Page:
Patients at the National Liver Transplant Unit at St Vincent’s University Hospital in Dublin continue to be at risk of contracting a serious bacterial infection, it has emerged.
The Health Information and Quality Authority (Hiqa) found that lessons had not been learned from a previous outbreak of the antibiotic-resistant infection.
Hiqa identified a “high risk” of infection during an unannounced inspection of the 21-bed National Liver Transplant Unit in March this year. In particular, there has been an increased incident of hospital-acquired vancomycin-resistant enterococci (VRE).
Inspectors also found that the poor overall infrastructure of St Brigid’s Ward — the National Liver Transplant Unit — did not facilitate effective infection prevention and control. There was also poor compliance with transmission-based precautions and other deficiencies about aspects of infection prevention and control.
Hiqa wrote to the hospital following the inspection seeking an assurance about the management of the risks.
In 2014 the hospital reported an outbreak of linezolid-resistant VRE infection in the National Liver Transplant Unit. It was the first report of this type of antimicrobial resistance pattern in Ireland.
The inspection report, published yesterday, states that linezolid-resistant VRE is a concern because it limits treatment options for critically ill patients.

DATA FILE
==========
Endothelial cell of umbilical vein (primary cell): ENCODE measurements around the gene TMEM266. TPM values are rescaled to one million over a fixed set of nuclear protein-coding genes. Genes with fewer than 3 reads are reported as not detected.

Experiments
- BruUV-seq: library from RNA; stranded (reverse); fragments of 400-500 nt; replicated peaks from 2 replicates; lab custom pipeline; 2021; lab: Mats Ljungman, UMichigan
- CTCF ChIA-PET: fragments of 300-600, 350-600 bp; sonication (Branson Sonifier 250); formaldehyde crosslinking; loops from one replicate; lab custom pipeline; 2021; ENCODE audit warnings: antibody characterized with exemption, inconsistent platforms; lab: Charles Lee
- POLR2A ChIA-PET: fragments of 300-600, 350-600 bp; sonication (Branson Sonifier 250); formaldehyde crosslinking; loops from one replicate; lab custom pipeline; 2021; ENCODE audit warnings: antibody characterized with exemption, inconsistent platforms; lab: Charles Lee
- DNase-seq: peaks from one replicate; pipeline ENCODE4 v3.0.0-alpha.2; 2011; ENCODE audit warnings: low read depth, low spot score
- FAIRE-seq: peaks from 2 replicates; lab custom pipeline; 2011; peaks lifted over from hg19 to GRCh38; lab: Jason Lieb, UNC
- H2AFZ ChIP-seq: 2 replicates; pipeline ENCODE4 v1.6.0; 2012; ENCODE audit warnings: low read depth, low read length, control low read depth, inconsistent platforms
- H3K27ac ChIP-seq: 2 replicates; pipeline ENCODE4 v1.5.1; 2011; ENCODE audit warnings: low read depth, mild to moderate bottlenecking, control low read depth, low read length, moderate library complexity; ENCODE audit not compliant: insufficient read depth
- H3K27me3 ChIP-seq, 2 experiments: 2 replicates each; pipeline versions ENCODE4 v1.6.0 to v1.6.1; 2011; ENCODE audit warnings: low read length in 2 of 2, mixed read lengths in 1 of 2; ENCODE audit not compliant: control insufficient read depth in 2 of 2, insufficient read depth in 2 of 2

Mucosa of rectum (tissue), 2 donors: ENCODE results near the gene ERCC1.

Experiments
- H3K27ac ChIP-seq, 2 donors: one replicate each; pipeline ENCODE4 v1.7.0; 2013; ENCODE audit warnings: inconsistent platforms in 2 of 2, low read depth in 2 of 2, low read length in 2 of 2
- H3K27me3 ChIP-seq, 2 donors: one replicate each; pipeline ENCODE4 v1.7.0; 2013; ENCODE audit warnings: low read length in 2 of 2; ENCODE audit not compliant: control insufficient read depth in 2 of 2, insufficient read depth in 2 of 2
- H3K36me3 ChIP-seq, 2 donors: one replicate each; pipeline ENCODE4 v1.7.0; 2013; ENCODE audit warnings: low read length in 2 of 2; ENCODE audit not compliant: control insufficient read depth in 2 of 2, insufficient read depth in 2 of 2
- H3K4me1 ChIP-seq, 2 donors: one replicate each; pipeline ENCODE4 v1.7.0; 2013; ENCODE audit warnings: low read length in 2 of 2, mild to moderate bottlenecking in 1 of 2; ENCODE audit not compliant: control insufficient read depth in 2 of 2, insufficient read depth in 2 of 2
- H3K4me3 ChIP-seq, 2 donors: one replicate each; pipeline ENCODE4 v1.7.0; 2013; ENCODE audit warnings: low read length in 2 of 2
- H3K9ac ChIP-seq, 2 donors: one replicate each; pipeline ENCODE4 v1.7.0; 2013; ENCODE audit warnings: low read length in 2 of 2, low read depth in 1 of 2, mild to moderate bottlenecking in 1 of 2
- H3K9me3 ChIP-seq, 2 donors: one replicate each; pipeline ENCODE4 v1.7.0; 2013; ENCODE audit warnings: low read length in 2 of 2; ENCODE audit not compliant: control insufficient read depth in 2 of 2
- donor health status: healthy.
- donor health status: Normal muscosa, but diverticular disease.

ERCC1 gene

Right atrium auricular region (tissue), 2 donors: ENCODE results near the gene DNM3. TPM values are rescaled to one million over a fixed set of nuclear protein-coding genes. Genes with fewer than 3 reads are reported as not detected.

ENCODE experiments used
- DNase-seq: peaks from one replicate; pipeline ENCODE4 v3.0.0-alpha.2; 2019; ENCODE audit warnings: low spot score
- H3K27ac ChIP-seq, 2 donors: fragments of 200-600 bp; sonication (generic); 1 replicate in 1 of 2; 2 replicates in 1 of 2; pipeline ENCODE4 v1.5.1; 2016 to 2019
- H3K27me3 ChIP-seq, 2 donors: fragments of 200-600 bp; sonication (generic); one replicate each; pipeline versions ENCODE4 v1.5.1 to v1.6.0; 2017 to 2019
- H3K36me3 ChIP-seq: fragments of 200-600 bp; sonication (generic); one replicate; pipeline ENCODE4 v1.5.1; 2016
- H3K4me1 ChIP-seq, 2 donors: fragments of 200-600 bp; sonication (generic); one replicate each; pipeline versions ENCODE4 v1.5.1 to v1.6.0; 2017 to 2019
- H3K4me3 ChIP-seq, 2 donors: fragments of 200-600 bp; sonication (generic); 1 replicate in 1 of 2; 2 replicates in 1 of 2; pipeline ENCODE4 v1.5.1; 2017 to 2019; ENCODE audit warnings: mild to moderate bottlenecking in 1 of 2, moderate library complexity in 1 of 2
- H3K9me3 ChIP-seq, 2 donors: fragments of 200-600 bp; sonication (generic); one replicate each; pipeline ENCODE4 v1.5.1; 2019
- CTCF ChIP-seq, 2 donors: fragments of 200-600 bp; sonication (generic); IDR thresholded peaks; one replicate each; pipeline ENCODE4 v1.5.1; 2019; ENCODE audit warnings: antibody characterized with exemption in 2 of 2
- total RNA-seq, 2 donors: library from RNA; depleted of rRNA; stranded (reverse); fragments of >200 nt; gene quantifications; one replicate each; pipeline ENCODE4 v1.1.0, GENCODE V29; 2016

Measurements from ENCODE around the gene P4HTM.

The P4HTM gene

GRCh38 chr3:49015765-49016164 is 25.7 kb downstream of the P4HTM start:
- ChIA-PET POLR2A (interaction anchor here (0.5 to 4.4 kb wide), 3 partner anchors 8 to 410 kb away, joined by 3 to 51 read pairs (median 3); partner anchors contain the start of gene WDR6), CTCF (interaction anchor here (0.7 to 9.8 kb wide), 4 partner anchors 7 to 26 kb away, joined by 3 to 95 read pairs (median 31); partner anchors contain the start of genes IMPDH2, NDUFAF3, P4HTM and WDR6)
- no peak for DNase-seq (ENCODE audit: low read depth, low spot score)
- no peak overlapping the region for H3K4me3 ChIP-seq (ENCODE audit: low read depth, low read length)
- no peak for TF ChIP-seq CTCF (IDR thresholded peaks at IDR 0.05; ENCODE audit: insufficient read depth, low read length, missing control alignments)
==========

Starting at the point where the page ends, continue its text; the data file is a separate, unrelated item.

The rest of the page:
Overall, the patient environment and equipment were generally clean at the time of the inspection. However, the infrastructure and facilities in St Brigid’s Ward did not facilitate effective infection prevention and control for vulnerable patients.
In particular, there were not enough ensuite isolation rooms for patients needing infection transmission precautions. Inspectors found that commodes were stored in the shower facility rather than in a ‘dirty’ utility room.
St Vincent’s told Hiqa it recognised that the incidence of VRE and the infrastructure of St Brigid’s Ward were significant issues. It had taken action to deal with VRE that included targeted screening, isolating cases and enhanced cleaning and decontamination.
However, at the time of the inspection, Hiqa found that learnings about ward infrastructure and control measures from the previous outbreak in the hospital and past reports of VRE outbreaks had not been used to reduce risk to patients.
In a statement, St Vincent’s Hospital said it fully recognised that more work needed to be done to reduce the infection risk. It also accepted that St Brigid’s Ward was no longer of an appropriate standard for the National Liver Unit, and the solution was to relocate it to another part of the hospital campus. It had prepared a detailed business case for a new unit.
Meanwhile, Colm Bering, infectious diseases consultant at St James’s Hospital in Dublin expressed alarm at the high number of patients found to have HIV or hepatitis since routine testing started at the hospital on World Hepatitis Day last year. Since then, 14,800 patients have been tested, with 15 new cases of HIV diagnosed, as well as 21 new cases of hepatitis B and 57 new cases of hepatitis C.
“The routine testing programme that commenced in July of last year clearly demonstrates high prevalence rates for all three infections in attendees of our ED and we find it alarming to continue to find the high number of new diagnoses,” said Prof Bergin.
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